Art and Entertainment

Are boy bands back into business?

The China Post
Date: Jan. 18, 201934

TAIPEI (The China Post) – Is the boy band culture back in Asia? BTS (Bangtan Boys), which made history as the first South Korean group to top the Billboard 200 music chart two times, beating viral American artists like Justin Bieber, Ariana Grande, and Shawn Mendes, became the Top Social Artist for the second year in a row. The same is true with other artists from the region which has a long history of producing iconic bands.

The Asia’s boy band trend actually started in Japan with iconic groups, such as Arashi, SMAP, NEWS, Generations from Exile Tribe, and W-inds, hitting the billboard over the past two decades. Next came South Korea and mainland China, where big entertainment companies have been keen in training new artists, making original music and holding entertainment shows, as well as grooming the best of them for future stardom.

REVIEW: ‘Looking for Kafka’ Marks a Shaky Film Debut for Novelist Jade Y. Chen

The film’s confident style is kneecapped by an underdeveloped and unfocused story.

The News Lens
Date: 2019/01/09
By: CJ Sheu

Credit: Youtube Screenshot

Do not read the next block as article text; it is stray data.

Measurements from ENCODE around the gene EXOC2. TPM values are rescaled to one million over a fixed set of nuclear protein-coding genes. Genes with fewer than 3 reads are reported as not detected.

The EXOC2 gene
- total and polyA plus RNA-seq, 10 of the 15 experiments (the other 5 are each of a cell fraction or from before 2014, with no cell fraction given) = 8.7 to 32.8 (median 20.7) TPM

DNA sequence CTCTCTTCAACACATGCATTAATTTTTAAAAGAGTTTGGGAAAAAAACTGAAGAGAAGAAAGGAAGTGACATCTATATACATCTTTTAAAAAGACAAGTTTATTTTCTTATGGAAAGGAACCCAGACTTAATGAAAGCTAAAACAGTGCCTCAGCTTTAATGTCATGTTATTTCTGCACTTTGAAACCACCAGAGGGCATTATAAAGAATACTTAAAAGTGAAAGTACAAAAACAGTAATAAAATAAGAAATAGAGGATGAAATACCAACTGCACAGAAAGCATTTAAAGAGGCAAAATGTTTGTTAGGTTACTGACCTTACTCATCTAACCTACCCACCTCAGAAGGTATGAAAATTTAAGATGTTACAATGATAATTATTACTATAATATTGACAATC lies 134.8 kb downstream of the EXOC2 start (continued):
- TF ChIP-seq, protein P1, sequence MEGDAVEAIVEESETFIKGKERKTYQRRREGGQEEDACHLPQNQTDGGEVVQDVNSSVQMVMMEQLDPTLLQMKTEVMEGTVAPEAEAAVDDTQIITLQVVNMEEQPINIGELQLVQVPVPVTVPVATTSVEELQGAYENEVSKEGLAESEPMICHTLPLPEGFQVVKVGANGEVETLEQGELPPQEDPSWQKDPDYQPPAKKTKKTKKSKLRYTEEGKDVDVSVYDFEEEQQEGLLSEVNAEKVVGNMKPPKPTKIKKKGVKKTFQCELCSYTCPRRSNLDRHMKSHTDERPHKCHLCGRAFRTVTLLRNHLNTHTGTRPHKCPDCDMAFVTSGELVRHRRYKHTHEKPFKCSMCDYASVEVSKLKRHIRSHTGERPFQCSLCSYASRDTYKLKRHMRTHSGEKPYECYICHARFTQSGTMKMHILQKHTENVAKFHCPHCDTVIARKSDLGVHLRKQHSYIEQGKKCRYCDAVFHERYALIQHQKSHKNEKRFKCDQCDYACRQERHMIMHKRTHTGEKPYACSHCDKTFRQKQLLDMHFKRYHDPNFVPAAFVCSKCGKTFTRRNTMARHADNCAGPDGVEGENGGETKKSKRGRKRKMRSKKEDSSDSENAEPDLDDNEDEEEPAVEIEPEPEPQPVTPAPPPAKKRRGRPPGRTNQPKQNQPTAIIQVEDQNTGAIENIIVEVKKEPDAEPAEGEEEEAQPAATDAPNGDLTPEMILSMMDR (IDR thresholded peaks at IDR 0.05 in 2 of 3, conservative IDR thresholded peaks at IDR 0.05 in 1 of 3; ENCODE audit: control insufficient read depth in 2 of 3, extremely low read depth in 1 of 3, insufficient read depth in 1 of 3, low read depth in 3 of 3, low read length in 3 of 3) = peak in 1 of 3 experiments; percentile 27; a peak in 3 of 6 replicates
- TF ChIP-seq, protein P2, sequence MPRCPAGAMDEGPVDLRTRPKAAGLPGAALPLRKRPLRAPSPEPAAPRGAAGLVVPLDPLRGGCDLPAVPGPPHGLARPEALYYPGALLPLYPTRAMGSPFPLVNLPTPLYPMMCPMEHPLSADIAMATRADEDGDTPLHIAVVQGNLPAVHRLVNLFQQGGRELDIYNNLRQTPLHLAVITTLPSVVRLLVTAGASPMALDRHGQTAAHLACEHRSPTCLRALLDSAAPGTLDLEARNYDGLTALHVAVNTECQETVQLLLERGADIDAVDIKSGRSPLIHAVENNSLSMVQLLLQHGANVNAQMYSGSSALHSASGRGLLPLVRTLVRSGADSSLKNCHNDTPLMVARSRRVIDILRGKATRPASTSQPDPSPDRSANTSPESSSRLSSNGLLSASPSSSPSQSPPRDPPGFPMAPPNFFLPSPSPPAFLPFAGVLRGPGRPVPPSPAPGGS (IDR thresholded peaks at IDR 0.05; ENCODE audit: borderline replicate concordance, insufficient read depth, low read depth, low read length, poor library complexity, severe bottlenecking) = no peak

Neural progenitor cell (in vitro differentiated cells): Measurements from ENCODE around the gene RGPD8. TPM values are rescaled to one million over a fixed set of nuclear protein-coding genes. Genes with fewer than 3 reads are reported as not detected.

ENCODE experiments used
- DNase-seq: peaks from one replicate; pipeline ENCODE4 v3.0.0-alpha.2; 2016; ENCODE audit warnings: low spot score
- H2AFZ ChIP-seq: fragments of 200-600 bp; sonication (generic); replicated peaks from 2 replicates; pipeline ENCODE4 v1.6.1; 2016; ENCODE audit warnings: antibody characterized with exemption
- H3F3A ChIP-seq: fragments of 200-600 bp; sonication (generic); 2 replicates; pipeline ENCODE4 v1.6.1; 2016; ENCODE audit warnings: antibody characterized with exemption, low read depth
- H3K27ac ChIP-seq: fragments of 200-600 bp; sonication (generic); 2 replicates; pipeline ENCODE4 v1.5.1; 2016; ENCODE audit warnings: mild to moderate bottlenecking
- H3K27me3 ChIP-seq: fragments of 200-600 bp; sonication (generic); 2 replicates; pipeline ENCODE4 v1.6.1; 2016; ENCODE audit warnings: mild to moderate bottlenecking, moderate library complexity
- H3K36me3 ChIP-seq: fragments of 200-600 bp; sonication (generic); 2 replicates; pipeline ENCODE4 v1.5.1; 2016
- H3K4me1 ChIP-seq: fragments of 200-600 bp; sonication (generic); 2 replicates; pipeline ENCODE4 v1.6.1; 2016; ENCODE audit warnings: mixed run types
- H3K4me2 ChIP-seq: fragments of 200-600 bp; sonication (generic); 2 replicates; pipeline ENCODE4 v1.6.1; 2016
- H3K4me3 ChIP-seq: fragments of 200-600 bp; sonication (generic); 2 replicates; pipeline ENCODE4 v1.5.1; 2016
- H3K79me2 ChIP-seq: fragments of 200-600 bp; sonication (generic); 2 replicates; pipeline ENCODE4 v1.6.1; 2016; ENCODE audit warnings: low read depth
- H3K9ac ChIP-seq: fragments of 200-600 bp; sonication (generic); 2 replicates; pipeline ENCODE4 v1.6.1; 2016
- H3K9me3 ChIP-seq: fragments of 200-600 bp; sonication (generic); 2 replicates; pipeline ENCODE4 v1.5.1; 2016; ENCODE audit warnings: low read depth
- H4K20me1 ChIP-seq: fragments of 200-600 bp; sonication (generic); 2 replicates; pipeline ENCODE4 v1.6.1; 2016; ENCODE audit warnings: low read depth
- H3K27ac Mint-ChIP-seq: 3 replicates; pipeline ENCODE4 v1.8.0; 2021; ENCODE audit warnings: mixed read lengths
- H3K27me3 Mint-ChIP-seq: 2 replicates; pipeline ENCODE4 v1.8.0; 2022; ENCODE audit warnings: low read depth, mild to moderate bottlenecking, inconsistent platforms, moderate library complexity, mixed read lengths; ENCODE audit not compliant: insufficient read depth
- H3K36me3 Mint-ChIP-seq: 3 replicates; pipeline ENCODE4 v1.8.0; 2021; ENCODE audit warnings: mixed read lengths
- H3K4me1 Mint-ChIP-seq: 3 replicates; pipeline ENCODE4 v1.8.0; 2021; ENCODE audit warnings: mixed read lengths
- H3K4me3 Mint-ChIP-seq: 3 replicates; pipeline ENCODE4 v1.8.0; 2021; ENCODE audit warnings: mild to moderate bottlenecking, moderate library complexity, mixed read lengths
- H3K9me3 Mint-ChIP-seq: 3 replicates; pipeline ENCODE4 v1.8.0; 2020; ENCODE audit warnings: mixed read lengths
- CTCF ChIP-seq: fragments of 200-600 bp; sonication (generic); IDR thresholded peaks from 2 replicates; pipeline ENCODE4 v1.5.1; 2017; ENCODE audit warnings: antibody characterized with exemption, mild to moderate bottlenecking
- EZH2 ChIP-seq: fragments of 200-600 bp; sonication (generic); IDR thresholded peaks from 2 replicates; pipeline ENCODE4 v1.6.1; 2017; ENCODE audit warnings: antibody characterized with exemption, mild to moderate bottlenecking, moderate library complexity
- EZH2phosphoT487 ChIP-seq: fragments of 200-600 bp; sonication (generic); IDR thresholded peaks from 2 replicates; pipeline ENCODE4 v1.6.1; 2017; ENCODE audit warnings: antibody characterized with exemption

On IMDB, ‘Looking for Kafka’ (Aishang Kafuka / 愛上卡夫卡) is listed as ‘Kafka’s Lovers.’ Despite the evident technical competence on display, this ambivalence is manifested in the film’s self-identity as well. From first-time writer-director Jade Y. Chen (陳玉慧), a novelist from Taiwan, ‘Kafka’ oscillates between two different films, never deciding on one, thereby truncating necessary story details.

The first film is in the vein of recent Taiwanese films of whimsy, starting with ‘Cape No. 7’ (2008) and including ‘Au Revoir Taipei’ (2010) and ’52Hz, I Love You’ (2017). Pineapple (Jian Man-shu, 簡嫚書) designs props for a theater troupe putting on an abstract modern dance performance of Kafka’s ‘Metamorphosis’ starring her ex-boyfriend, Lin Jiasheng (J. C. Lin, 林哲熹). The morning after Jiasheng’s current girlfriend, Julie (Julia Roy), arrives from Paris, he’s kidnapped by some gangsters to get his rich dad to pony up some dough. Pineapple takes Julie to search around for Jiasheng, while he in turn, er, waits for something to happen.

You can tell that the film isn’t going for naturalism because the kidnappers neglect to make a ransom call. Jian’s bubbly and upbeat performance (and creative hair) sets the tone, as Pineapple and Julie rather unhurriedly visit Jiasheng’s old haunts and past girlfriends (one of whom is played by Taiwanese transgender icon Kiwebaby, 張朵). It just so happens that each place they visit is representative of contemporary Taiwanese culture: coffee shop, nightclub, temple, and gazebo on a mountain trail – the unlikely location of Jiasheng’s guqin lessons. In one of the few highlights of the film, a visit to Jiasheng’s mother reveals her to be played by none other than Peking opera legend Wei Haimin (魏海敏), as a brain-addled version of herself forever convinced that she’s putting on a show. The film tries to avoid coming across as a tourism commercial by omitting things like travel routes and establishing shots, but the effect is to make each segment feel abstract and underdeveloped. A similar premise was much better developed in the Taiwanese film ‘The Most Distant Course’ (2007).